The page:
Over time the purpose of photography has evolved. At its genesis, taking a photo was associated with the need to capture something insignificant but worth immortalizing. In this way photography and film, because of their mimetic characteristics, became almost synonymous with “bearing witness to something,” be it the presence of a person, a phenomenon, or relations between the photographed elements.
This transition from functional photography is captured in the exhibition “Nic się nie dzieje” (“Nothing Is Happening”), created by the students of the Studio of Narrative Photography. Through these selected works, the artists are inviting the viewer to see everyday life and objects in new contexts, often changing the narrative from accepted axioms to one that challenges reality. By exploring subjects such as body control, reflexes, and space, these artists have created two-dimensional images that act as a mechanism to unveil hidden tension, thus putting our certainties into question and inviting analysis and definition. These new dimensions of meaning thus provoke
a change in how we think and define art.
Defining new artistic realities is perhaps the main drive for creation in the field of visual arts. Simply capturing the object is no longer the purpose for art and creation, but rather it is the manipulation of context and the acquired meaning which holds significance. This view is born from concepts such as the avant-garde of the 20th century, when conceptual art gave rise to the contemporary view of creation, introducing the cult of ideas and communication. Technical precision surrendered to conceptual placement, showing a new context in which the work of art should be received.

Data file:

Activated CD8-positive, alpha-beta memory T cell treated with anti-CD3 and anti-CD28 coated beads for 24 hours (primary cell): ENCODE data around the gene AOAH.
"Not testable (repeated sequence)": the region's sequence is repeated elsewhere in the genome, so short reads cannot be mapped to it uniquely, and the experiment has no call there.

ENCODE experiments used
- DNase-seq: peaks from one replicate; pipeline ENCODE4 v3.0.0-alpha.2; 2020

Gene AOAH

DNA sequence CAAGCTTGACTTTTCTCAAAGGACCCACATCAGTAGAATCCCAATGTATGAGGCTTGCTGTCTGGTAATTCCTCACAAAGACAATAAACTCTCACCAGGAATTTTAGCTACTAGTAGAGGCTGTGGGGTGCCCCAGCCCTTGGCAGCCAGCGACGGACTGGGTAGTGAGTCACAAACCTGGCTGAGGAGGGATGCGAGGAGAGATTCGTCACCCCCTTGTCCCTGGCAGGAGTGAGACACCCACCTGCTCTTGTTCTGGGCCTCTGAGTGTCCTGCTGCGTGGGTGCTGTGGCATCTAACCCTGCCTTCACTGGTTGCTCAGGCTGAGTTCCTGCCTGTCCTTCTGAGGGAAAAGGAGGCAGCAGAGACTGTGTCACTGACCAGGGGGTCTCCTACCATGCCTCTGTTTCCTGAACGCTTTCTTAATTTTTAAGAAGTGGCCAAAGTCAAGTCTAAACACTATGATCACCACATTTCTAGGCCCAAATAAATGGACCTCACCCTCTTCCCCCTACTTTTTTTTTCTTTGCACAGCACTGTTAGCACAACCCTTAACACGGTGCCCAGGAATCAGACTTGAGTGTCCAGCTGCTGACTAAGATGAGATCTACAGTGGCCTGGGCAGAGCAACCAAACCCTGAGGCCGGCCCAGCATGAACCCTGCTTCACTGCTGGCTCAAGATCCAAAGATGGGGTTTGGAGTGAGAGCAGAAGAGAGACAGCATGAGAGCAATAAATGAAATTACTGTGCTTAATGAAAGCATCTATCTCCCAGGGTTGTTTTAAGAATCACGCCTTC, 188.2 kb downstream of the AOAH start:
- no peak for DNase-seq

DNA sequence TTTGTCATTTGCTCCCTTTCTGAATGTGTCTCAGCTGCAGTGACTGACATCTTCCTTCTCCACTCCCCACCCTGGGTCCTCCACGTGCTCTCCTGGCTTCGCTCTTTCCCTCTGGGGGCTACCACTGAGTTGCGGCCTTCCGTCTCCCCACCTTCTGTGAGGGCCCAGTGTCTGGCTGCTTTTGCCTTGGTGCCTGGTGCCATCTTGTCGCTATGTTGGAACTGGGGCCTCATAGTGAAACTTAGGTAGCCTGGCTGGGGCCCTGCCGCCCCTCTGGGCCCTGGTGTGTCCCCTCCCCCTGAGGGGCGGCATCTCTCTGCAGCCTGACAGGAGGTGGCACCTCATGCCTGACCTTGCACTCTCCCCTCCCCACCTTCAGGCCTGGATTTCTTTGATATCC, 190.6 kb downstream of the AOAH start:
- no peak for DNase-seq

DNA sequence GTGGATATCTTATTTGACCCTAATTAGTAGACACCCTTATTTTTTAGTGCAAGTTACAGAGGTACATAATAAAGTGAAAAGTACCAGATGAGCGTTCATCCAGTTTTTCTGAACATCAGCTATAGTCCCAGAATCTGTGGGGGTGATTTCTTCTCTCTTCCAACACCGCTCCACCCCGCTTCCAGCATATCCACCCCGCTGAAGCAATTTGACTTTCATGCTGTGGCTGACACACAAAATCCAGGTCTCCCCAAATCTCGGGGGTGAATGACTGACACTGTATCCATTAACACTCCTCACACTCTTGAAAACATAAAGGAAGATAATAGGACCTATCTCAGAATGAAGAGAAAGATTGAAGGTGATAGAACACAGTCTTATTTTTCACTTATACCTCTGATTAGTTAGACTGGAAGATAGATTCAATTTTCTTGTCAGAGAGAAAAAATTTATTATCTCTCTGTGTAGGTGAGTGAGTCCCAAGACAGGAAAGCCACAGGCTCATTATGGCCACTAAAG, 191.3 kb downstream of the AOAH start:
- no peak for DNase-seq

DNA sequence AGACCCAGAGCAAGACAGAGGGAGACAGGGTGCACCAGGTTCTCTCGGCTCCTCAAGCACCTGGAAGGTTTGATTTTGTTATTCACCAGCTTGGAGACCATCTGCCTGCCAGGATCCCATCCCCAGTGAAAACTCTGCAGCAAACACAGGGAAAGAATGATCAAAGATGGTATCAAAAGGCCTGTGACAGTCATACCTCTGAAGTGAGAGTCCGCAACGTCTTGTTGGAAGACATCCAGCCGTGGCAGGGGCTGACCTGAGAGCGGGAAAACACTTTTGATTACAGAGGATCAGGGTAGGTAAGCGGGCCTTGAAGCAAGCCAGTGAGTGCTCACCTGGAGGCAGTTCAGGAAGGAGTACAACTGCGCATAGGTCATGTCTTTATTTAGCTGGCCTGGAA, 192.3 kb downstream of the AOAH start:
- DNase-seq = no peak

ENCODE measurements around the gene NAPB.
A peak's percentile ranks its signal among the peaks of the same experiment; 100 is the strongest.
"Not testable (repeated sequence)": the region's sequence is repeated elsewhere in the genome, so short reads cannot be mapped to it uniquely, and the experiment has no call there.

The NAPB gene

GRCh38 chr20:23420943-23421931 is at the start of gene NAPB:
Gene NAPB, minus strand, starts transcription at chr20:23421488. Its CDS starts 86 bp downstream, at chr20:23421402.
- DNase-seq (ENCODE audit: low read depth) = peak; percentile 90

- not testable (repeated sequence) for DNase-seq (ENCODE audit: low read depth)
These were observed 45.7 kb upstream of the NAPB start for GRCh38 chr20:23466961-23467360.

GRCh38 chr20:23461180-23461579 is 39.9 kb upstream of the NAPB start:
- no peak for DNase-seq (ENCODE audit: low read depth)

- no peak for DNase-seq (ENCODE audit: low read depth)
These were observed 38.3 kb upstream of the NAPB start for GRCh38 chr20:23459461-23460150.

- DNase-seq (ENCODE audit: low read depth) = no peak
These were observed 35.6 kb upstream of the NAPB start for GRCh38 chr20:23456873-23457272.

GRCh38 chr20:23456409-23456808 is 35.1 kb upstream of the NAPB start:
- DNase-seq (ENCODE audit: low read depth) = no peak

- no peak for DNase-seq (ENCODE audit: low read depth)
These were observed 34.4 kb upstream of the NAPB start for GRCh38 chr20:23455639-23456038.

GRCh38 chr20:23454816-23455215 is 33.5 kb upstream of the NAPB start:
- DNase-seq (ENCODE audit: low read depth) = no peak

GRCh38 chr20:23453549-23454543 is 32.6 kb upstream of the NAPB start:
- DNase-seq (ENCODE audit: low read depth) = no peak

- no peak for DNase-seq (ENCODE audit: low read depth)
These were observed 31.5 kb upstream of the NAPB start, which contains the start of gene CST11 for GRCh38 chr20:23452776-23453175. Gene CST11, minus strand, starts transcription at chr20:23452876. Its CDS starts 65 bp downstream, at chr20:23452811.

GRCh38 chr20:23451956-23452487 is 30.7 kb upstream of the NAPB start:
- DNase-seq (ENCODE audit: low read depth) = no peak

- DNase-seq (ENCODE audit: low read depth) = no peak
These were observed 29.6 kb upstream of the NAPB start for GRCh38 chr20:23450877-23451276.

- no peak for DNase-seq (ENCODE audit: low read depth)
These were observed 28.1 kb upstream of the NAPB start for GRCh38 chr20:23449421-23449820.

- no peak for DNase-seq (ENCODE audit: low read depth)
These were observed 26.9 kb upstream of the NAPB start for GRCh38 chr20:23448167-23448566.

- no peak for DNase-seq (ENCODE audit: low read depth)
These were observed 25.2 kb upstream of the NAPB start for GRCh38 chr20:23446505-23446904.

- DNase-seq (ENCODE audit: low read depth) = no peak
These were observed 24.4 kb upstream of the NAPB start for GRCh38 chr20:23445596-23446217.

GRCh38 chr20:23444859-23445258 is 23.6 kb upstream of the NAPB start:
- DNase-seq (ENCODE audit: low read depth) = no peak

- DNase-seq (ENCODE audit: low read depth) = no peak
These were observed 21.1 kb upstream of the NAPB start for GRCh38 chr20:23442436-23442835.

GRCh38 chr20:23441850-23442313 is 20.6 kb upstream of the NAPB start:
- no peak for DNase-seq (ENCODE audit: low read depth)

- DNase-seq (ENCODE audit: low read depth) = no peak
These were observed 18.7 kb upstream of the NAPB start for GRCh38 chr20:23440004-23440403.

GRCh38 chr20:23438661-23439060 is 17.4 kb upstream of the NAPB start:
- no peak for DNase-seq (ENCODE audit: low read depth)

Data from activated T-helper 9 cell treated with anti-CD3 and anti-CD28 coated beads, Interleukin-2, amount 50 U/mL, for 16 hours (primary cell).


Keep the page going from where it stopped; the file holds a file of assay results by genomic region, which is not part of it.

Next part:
Though we may be mistaken, we all seem to think we know the world and how it is perceived. Yet the times when photography and film verify this understanding are long gone. We have reached a new time, when these mediums no longer simply document our world, but rather are instruments to re-interpret our perception of reality and what we have already learnt. In viewing the exhibition one becomes part of an intriguing experiment asking the viewer to not only awake from a lethargic approach to reality, but also challenge the contemporary meaning of popular media entirely.
Professor Prot Jarnuszkiewicz